• 3 million+ customer reviews help in decision making process and customer satisfaction
      • Expert articles and videos for featured products

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  • The organization: the founders first focused on only two things – directly tied to business model and how they structured the org:
    • Get the brands to feature (i.e., Partnerships)
    • Get consumers the products and make sure every customer gets a response (i.e., Customer Service/Fulfillment)
  • As typical of start-ups of Birchbox’s tenure, there have been shifts in operating model recently to better support the growing vision
    • Opening of retail stores (trial and immediate gratification). In addition to its NYC flagship, it has a shop in D.C. where visitors can “BYOB” (Build Your Own Birchbox) and receive makeup services [11]

Birchbox store

  • Change in top team: In August 2015, Barna stepped down as co-CEO when it became clear that long-term success (and ability to keep a clear vision and message) required a single CEO.
  • Category expansion (e.g., men. food) – Birchbox Man launched in 2012; there are rumors that more categories may be on horizon, similar to Gilt’s expansion (e.g., Gilt Home).[12]
  • Global operations (e.g., operations in the UK, France, Spain, Canada, and Belgium)

Brands spend money to connect with consumers, and consumers want the best product. We were asking both sides to change their behavior and it has really amazed us how willing they were.  — Katia Beauchamp


 

[1] http://mashable.com/2014/04/21/birchbox-raises-60-million/#KO3iPEEtysqd

[2] http://www.fastcompany.com/3044266/innovation-agents/opening-the-box

[3] http://www.bizjournals.com/newyork/news/2015/12/01/birchbox-hires-ex-sephora-apple-execs-retail-grow.html

[4] http://www.huffingtonpost.com/laura-dunn/women-in-business-qa-with_b_5811374.html

[5] http://fortune.com/2015/08/11/birchbox-ceo-hayley-barna/

[6] Interview panel with Katia Beauchamp (November 9, 2015)

[7] http://www.forbes.com/sites/hollieslade/2014/06/02/the-pitch-that-launched-birchbox-the-485m-stuff-in-a-box-business/

[8] http://www.slideshare.net/Yelenastarikova/birchbox-the-future-business-model-of-ecommerce

[9] Interview panel with Katia Beauchamp (November 9, 2015)

[10] http://www.fastcompany.com/3044266/innovation-agents/opening-the-box

[11] https://www.birchbox.com/

[12] Fireside chat with Hayley Barna (November 17, 2015)

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3 thoughts on “Birchbox: opening new paths for beauty & e-commerce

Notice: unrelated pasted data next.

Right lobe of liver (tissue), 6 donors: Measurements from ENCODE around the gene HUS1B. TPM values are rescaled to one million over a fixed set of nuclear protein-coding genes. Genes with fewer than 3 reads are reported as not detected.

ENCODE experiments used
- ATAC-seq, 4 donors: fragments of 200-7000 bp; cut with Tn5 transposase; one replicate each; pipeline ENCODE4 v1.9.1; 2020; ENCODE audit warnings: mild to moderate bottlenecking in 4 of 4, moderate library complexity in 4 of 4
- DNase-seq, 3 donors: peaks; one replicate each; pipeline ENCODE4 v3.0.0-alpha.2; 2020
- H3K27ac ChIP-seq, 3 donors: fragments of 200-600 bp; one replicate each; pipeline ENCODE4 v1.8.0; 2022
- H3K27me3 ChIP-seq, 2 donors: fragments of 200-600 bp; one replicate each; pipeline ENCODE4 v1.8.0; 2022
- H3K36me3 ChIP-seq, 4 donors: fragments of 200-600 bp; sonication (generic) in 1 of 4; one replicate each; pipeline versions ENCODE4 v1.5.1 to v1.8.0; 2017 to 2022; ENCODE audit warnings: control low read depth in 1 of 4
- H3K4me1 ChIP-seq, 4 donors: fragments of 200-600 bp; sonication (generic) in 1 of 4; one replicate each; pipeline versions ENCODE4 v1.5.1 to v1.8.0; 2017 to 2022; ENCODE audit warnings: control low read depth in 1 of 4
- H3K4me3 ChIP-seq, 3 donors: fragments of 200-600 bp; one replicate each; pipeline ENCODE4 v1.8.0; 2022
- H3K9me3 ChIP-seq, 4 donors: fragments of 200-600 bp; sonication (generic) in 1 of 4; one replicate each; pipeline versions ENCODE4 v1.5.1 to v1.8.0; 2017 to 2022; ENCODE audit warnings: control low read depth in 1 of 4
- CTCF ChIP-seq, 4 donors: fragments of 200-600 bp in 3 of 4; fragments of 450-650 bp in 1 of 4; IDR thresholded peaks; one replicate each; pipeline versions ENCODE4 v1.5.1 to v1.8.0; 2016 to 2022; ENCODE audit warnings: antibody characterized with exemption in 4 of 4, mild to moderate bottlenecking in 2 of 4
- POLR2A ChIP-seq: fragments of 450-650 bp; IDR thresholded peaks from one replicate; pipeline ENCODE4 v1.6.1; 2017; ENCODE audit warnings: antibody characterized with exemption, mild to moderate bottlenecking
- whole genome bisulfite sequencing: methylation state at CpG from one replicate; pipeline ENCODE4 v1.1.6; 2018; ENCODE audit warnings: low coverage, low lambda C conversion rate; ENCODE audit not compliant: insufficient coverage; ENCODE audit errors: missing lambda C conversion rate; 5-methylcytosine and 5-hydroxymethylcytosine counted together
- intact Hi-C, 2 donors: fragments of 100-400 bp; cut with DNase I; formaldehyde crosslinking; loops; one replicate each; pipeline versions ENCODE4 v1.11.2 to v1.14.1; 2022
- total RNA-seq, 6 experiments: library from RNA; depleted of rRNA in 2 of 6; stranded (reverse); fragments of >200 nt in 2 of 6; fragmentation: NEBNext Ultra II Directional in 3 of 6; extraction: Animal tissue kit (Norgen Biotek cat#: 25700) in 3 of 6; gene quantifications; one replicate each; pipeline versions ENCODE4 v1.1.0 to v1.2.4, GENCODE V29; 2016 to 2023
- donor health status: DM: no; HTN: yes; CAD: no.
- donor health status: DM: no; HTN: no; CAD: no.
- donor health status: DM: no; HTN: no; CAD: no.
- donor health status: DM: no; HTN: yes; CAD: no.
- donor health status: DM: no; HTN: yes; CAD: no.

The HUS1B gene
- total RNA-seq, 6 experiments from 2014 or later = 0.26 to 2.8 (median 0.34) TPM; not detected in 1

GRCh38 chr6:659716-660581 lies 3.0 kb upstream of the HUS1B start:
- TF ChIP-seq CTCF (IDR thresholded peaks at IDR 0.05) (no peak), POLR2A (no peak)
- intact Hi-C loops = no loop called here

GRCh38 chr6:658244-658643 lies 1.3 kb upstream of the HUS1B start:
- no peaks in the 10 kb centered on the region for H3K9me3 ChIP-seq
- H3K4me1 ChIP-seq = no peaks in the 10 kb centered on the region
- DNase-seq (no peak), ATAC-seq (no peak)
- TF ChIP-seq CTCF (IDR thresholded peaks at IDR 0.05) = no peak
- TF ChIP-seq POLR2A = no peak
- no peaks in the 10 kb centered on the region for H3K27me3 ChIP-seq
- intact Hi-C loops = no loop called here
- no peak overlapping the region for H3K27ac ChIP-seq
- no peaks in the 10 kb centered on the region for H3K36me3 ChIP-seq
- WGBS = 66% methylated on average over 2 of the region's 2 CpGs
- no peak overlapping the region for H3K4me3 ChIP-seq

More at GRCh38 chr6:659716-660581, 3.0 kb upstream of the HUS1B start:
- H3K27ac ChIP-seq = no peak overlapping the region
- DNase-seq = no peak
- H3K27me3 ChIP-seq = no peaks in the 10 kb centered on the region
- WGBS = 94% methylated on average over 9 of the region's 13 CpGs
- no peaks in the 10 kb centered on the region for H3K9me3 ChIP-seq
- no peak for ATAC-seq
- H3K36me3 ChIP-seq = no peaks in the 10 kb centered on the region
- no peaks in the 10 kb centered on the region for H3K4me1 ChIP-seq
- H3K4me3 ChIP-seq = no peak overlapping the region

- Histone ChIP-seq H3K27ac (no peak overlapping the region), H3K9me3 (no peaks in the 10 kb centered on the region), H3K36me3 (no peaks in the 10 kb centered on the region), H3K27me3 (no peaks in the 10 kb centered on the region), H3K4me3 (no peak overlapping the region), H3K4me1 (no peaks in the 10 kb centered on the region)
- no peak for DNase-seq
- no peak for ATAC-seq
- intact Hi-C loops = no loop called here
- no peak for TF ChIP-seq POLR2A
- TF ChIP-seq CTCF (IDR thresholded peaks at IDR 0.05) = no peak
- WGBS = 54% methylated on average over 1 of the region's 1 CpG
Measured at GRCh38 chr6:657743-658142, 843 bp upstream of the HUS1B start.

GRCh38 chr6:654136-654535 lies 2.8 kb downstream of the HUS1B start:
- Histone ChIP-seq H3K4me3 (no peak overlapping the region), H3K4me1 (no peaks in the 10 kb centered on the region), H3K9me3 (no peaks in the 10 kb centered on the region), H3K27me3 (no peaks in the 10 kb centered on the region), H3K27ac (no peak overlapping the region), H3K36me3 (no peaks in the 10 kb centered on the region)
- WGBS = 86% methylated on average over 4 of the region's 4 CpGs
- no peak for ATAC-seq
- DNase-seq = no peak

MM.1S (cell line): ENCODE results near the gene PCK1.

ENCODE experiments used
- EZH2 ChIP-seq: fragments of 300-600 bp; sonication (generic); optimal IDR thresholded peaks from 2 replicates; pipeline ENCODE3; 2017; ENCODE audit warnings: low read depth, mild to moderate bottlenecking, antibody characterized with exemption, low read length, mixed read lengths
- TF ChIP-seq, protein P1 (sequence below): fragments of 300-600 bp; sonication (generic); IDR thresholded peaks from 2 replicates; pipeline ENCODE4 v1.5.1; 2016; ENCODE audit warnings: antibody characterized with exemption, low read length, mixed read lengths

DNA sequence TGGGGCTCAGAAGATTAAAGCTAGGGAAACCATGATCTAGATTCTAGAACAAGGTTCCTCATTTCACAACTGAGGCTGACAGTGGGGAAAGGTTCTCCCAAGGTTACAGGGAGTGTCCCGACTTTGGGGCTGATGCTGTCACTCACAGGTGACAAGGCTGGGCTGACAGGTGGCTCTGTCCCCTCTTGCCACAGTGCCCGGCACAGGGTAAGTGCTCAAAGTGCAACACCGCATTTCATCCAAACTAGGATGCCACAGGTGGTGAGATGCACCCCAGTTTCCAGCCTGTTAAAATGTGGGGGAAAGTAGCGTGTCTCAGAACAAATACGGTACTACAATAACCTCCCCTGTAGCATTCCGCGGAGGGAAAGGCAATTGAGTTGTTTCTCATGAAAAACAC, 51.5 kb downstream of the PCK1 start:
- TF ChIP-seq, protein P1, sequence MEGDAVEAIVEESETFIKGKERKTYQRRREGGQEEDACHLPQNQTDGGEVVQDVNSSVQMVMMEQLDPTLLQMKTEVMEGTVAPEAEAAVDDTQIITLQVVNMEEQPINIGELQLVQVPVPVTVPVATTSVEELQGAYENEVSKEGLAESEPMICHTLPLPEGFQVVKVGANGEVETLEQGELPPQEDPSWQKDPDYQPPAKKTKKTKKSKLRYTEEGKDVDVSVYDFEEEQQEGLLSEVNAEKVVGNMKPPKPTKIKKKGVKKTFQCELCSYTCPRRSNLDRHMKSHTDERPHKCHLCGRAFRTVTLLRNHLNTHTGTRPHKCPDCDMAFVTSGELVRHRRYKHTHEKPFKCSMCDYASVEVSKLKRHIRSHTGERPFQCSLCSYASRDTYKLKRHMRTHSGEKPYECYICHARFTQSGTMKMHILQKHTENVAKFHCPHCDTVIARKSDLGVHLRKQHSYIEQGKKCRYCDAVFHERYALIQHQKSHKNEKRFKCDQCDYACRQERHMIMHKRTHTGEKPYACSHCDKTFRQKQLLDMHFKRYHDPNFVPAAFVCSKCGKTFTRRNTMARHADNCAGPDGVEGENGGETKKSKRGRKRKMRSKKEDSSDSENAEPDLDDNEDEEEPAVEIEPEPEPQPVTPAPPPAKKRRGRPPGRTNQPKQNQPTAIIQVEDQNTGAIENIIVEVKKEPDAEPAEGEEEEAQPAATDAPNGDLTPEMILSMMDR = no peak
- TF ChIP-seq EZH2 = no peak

1. Thanks for an interesting post, MC! Birch Box does seem to be the pioneer in the beauty product subscription category, and we see a lot of followers today.

    My question is regarding the sustainability of the beauty product subscription model. Perhaps I’m not the target clientele for Birch Box, but I find it hard to picture anyone who would stay in the subscription base for a long time? Especially if Birch Box fulfills its promise of introducing great products consumers. Once the consumer finds the perfect product for him/herself, there shouldn’t be a reason to continue the subscription, right? Perhaps the company already saw that, which is why they have “Birchbox exclusive” products to keep these consumers in the ecosystem.

  2. Thanks for the extremely valuable insights, MC. I can definitely see why partnering with Birchbox would be an ideal way to increase mass brand adoption for a smaller brand but how does a partnership benefit a customer-favorite brand who has already established its own retail network (Chanel, etc.)? You touched upon numerous recent iterations in the Company’s operating model – are these reactions to increased competition from subscription-based competitors like Ipsy and GlossyBox? What is the genesis behind the foray in to competitive categories which are already dominated by specialists (Dollar Shave Club, Harry’s, Gilt Home, One King’s Lane)?

  3. This is a company I’ve never heard of and it seems like a lot of companies with similar models are popping up (like Dollar Shave Club). One of the things that I like about their model is that no matter how many subscribers they have, there is not a lot of need for expansion in terms of employees and warehouse space. It seems like they can scale very quickly without costs increasing at a proportional rate, which makes their model very promising. I am curious to see what other categories they introduce in the future.